You were lucky. Usually geese go for the legs in such situation. Especially if you wore shorts. Geese just love to pinch human legs...

      • by Culture20 (968837)
        And if you bend over, they will go for your eyes. Best to carry an umbrella into goose territory. Since they have poor 3d vision, they see the rapidly expanding umbrella as charging them.
        • And if you bend over, they will go for your eyes.

          Did you hope they'd go for your ass?

          Since they have poor 3d vision

          Maybe farting might help?

        • Or just clap your hands. I have yet to meet a goose that didn't run away from that. (I will get attacked by a pack of geese on the way home).
          • by Culture20 (968837)
            That works for a while, but geese get used to almost anything (even the umbrella trick). A green laser at dusk aimed at the ground near them will drive them bonkers, but unfortunately doesn't do anything during daylight.
  • Was wondering what the hell those dogs eat. They're always loafing around the house, stinking up the place with their nasty farts.

    Oh. Now I get it.

  • by azav (469988) on Tuesday July 23, 2013 @06:35AM (#44359645) Homepage Journal

    Still won't do my taxes.

  • My 2 anecdotes are about chickens. I keep a couple of bantams, more as pets than anything else.

    At a stage the one hen hatched a batch of chicks. Because the chicks can't fly or hop much yet (I've seen adult chickens fly a remarkable distance quite gracefully, and hop over obstacles 2-3 times their height with a single wing flap, much like a human would use his arms for balance when hopping over something), they can't get onto the perch in their coop for the night, so mom and chicks slept on the ground. The

  • by smash (1351) on Tuesday July 23, 2013 @07:01AM (#44359745) Homepage Journal

    My cats, both of them will attempt to do stuff like reach for the door knob to open closed doors. They are round knobs so they can't do it. But they know what they need to do. One of them has opened a bag of litter and knocked it over when we were out so she could do her business in it after the door to the room with her litter tray blew shut in the wind (I kid you not).

    Animals are a lot smarter than we give them credit for, a lot of the tests they "fail" is likely because they are simply differently motivated.

    • When my new-to-me dog had seperation anxiety while I was at work, she tried to break in by attacking the door frame ONLY around the side with the knob. She knew what part she needed to attack. She also points at the knob when she wants someone to open it. Camping we made the mistake of letting her see how the tent zipper worked and she would constantly unzip it go outside.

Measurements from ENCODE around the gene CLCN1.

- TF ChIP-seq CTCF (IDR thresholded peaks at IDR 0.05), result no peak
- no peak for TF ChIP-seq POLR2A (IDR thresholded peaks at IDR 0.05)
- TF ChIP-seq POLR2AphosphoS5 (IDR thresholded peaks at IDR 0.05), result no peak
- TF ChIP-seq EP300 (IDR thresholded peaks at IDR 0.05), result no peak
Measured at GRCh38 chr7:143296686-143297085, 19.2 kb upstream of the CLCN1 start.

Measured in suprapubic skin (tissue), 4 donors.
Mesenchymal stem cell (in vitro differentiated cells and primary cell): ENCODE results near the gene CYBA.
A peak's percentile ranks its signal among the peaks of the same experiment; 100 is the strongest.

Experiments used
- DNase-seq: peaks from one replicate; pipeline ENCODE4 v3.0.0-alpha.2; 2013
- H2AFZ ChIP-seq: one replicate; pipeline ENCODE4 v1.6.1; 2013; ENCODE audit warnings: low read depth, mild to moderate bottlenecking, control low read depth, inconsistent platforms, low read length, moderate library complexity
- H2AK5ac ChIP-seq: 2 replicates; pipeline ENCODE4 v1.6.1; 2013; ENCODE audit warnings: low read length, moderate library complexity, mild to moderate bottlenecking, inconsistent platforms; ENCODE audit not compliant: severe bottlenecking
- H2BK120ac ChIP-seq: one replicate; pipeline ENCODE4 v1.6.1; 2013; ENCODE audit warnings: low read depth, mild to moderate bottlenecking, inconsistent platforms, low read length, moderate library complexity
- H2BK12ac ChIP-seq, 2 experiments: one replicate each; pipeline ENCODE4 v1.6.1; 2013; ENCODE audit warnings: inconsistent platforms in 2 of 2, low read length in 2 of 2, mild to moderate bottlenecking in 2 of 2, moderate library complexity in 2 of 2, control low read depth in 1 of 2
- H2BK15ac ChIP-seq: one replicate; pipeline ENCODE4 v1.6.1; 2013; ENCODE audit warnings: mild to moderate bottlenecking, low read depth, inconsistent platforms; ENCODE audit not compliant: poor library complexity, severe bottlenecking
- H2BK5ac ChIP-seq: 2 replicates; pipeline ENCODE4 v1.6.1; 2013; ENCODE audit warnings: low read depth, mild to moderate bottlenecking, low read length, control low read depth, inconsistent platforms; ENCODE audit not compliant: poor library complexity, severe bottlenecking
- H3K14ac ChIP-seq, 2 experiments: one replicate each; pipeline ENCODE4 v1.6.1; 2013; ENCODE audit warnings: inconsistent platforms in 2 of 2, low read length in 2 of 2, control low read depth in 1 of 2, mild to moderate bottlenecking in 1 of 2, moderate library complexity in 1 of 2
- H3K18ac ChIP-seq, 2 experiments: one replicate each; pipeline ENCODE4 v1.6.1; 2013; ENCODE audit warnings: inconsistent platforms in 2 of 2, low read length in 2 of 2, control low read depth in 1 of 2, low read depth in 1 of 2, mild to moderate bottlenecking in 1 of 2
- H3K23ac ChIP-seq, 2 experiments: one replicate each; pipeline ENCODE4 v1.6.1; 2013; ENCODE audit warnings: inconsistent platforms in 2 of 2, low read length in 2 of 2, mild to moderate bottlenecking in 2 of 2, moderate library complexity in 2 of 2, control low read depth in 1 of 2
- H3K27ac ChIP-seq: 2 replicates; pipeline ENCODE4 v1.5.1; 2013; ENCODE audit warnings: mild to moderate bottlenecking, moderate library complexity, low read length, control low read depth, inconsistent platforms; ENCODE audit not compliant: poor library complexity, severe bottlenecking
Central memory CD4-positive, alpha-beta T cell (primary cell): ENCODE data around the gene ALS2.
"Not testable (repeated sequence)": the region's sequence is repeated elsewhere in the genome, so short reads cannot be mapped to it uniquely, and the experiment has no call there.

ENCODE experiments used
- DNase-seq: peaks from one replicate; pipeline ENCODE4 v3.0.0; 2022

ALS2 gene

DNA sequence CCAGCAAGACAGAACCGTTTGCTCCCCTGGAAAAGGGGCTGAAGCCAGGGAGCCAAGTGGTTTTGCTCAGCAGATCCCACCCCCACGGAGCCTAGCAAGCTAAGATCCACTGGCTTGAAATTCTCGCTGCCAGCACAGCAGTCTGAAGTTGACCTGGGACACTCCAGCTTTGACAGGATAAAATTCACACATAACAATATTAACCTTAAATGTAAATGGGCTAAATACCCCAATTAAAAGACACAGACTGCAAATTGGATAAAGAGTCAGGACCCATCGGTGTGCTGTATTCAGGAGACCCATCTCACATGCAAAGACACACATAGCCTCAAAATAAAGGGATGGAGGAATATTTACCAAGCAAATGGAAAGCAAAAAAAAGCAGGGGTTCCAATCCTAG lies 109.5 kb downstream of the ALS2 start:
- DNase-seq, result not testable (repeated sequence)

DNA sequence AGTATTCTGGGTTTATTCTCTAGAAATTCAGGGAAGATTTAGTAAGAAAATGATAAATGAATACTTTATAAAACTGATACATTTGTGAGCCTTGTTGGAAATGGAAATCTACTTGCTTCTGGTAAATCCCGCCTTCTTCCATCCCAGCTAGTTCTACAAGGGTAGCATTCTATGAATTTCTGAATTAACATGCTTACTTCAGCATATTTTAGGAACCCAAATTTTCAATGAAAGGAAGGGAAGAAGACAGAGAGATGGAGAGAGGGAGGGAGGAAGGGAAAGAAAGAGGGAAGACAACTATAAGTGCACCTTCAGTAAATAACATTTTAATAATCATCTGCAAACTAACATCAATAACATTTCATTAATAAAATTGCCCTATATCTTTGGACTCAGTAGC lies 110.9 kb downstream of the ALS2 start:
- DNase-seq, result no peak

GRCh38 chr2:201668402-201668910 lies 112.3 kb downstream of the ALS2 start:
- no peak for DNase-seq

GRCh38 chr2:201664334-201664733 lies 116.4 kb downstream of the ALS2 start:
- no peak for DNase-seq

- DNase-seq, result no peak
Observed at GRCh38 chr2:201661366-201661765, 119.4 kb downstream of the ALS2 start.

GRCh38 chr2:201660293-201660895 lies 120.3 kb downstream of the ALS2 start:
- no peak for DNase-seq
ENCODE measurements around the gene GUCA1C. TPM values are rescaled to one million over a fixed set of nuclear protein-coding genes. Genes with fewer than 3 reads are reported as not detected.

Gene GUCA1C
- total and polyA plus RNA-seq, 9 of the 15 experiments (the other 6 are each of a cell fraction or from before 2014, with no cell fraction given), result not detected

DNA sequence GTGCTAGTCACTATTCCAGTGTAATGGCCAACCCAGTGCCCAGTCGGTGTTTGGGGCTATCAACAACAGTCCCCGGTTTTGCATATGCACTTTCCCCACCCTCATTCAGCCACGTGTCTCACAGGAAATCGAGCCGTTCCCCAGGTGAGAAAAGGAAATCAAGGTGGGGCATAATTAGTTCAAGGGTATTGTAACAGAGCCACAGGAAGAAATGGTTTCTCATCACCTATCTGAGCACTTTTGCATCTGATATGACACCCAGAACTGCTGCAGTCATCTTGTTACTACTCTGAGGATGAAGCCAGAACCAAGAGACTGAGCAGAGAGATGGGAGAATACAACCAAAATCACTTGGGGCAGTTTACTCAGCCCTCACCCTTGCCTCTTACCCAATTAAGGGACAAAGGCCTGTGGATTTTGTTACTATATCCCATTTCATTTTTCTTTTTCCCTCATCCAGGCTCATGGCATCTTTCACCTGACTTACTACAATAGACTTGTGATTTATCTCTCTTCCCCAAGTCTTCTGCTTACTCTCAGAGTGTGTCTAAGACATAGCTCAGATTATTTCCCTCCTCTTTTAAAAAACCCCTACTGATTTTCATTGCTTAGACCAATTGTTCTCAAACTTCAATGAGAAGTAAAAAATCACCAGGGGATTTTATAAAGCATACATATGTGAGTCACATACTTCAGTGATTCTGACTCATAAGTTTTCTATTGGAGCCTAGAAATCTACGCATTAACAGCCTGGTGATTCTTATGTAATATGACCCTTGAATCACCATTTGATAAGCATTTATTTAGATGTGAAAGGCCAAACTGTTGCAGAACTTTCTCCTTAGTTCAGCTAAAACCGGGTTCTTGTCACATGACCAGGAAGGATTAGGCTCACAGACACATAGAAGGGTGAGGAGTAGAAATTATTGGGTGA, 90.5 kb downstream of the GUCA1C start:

• by slashmydots (2189826) on Tuesday July 23, 2013 @08:24AM (#44360225)
    My friend's dog is always getting yelled at over voice chat because instead of going to bed at a normal time, she hops off the bed and watches him play Neverwinter. He plays on his TV with a controller and headset so the dog knows that he's playing with the controller. So she always licks it and bites at it because she wants to play too. One time he got up for a second and his character basically had a seisure that involved running around and falling off a cliff in game and it turns out she was messing with the buttons with her tongue. So she's not very good at Neverwinter but at least she tries to imitate him.
  • I'll have to remember that...

  • It is a measure of human hubris that we fail to note the fact of animal intelligence that leads to their mimicing us. Another common example of this is the tendency of cats to become vocal and develop novel utterances as a result of observing human speech and interaction. Any keen observer will note that cats. left on their own will not develop such behavior. Upon observing and interacting with humans, at first a cat will simply meow in an utterly feline way, but then it will begin to experiment with varous
  • Parrots are intelligent enough to watch what you do and copy your actions to duplicate the effect.
    You cannot leave keys near my parrot as he will get hold of them and try the keys in the padlocks on his cage until he unlocks them. He knows this as he's seen me do it.

  • He thinks he's people!